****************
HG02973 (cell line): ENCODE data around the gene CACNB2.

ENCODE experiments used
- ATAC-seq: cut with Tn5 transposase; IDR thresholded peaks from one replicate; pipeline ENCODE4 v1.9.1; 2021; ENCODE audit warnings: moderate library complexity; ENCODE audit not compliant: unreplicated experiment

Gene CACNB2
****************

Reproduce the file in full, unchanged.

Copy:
HG02973 (cell line): ENCODE data around the gene CACNB2.

ENCODE experiments used
- ATAC-seq: cut with Tn5 transposase; IDR thresholded peaks from one replicate; pipeline ENCODE4 v1.9.1; 2021; ENCODE audit warnings: moderate library complexity; ENCODE audit not compliant: unreplicated experiment

Gene CACNB2